Book Review: Battle Tactics of the Western Front by Paddy Griffith

Battle Tactics of the Western Front: The British Army`s Art of Attack, 1916-18 by Paddy Griffith is a very interesting book. The premise is that despite what many historians have said about the inertia of the British Army in WWI and it’s resistance to tactical change, that is not true and the British were committed to innovation throughout the war in an effort to break the deadlock of the trenches. The book itself is not long, 219 pages of text including appendices. There are extensive endnotes and the bibliography is fairly extensive as well. The book is organized topically and though it purports to only deal with the developments of the … More after the Jump…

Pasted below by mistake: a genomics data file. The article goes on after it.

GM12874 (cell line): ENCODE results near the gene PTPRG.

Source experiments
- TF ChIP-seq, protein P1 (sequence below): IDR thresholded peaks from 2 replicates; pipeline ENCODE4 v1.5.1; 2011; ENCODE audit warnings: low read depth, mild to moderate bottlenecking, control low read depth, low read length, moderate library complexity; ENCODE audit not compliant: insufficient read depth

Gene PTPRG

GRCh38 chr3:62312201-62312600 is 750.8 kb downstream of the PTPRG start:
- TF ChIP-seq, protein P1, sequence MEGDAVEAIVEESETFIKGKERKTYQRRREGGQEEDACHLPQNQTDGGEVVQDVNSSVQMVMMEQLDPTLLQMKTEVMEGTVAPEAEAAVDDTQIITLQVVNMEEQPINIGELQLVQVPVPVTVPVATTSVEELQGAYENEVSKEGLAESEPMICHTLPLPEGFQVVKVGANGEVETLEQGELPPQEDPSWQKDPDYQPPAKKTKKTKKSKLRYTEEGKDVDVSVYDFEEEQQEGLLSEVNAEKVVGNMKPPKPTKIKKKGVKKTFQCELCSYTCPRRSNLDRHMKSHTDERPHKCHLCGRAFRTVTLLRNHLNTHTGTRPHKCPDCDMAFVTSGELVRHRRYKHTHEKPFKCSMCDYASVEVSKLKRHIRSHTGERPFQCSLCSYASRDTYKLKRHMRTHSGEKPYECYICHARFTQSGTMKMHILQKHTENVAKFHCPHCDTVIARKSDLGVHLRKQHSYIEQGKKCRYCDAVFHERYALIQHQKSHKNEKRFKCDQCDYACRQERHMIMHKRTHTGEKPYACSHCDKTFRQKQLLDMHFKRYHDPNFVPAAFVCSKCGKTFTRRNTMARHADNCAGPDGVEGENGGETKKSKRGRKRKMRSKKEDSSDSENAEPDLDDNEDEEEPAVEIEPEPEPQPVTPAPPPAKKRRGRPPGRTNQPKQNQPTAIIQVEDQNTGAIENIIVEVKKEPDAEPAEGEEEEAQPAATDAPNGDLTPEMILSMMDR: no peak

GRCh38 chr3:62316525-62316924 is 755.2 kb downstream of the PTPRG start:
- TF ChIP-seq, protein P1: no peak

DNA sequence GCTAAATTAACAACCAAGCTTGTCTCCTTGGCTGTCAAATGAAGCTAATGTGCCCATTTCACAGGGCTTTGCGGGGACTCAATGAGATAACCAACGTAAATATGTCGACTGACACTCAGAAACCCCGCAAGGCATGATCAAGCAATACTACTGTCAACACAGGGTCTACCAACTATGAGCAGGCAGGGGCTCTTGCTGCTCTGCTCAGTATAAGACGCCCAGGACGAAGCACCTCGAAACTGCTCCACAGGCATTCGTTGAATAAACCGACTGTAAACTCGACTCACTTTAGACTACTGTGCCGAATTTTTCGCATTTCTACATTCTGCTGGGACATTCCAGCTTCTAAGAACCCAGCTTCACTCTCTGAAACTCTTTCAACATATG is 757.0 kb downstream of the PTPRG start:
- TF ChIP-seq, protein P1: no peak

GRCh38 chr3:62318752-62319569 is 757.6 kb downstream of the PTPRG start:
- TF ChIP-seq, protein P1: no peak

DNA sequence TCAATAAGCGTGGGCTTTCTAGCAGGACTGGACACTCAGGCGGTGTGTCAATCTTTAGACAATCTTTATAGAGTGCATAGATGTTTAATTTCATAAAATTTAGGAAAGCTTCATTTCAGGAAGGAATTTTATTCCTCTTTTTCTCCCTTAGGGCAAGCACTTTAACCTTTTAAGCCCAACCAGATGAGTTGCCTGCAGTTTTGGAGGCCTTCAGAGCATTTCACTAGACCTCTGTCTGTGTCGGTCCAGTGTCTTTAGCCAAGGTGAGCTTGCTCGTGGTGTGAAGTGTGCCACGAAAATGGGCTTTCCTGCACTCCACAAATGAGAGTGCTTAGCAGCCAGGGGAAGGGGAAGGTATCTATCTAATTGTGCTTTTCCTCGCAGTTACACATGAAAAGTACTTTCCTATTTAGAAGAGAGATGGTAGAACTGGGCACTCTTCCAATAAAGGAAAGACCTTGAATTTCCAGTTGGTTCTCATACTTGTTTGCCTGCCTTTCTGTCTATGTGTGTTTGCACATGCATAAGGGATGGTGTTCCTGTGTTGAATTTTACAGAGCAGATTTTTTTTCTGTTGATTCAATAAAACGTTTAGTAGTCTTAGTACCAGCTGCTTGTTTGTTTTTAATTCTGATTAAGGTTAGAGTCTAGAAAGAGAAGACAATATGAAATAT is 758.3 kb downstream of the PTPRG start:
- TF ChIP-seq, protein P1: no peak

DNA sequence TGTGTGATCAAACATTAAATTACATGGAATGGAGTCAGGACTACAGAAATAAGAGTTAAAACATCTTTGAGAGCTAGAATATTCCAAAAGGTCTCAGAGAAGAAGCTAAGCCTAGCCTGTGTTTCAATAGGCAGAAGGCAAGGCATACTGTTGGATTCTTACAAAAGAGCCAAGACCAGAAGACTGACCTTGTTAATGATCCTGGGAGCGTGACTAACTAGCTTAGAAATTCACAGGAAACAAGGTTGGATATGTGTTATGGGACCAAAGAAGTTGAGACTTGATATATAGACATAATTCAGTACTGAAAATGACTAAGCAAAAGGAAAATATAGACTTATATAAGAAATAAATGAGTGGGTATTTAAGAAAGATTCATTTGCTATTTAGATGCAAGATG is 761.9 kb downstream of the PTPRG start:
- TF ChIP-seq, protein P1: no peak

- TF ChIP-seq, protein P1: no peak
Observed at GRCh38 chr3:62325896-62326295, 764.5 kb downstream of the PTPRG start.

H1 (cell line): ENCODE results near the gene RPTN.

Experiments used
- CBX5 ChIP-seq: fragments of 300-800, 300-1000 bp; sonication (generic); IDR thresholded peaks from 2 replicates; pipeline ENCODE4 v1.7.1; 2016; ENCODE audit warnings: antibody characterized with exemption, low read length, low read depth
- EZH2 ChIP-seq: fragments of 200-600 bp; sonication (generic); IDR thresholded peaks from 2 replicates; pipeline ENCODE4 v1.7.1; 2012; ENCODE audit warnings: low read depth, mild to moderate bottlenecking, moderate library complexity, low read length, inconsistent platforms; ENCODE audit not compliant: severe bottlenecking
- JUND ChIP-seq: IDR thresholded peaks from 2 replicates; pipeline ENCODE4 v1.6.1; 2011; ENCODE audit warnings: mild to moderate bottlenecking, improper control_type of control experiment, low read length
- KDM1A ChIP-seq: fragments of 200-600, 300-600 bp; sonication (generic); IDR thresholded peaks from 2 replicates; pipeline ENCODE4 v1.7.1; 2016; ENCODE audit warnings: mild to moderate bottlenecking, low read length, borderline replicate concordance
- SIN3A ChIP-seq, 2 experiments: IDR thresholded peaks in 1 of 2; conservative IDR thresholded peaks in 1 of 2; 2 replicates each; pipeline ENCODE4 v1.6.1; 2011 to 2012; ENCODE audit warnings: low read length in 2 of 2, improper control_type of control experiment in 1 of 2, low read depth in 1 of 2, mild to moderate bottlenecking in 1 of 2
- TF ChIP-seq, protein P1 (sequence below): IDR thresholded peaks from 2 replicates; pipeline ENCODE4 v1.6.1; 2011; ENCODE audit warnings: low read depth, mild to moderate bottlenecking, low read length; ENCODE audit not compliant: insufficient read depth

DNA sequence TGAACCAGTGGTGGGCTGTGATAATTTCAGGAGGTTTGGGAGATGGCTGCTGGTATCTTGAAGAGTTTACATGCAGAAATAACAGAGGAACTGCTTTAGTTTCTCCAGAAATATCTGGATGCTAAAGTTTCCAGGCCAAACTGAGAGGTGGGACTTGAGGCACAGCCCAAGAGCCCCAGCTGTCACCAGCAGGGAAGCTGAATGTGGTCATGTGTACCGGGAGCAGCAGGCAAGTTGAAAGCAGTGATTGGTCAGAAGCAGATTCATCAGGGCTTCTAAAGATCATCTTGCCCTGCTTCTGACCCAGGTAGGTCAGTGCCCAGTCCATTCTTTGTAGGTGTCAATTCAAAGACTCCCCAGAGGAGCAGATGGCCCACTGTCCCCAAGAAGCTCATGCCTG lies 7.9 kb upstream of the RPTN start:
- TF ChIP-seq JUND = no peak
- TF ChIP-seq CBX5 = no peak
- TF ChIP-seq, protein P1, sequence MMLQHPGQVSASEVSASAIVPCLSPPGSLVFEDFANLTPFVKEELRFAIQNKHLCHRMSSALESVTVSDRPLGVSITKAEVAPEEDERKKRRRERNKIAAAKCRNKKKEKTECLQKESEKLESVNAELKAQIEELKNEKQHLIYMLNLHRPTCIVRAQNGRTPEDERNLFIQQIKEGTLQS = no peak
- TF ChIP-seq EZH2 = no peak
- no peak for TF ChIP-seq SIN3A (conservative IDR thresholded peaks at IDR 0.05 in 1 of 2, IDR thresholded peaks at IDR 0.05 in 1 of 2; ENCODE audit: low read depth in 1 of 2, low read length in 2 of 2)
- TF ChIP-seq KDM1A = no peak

The Transformation of War Wrought by the Armies of the French Revolution and Napoleon

In the years before the French Revolution, warfare in Europe was moribund at best.   The wars of the period were dynastic wars fought to maintain the traditional balance of power and were generally limited in scale and scope.   The armies of this era were professional armies with an aristocratic officer class and private soldiers drawn from the lowest segments of society and subject to brutal discipline.   Desertion and looting were rife in the pre-revolutionary or old regime army’s, which partly explains the discipline, the other part of the discipline equation was the need for soldiers to execute their battlefield actions in concert to maximize the effect of … More after the Jump…

Loaded Cannon in NYC

This is a curious item of interest: 18th century cannon in NYC found to be loaded with ammo

The cannon in Question. Image Courtesy CBSNews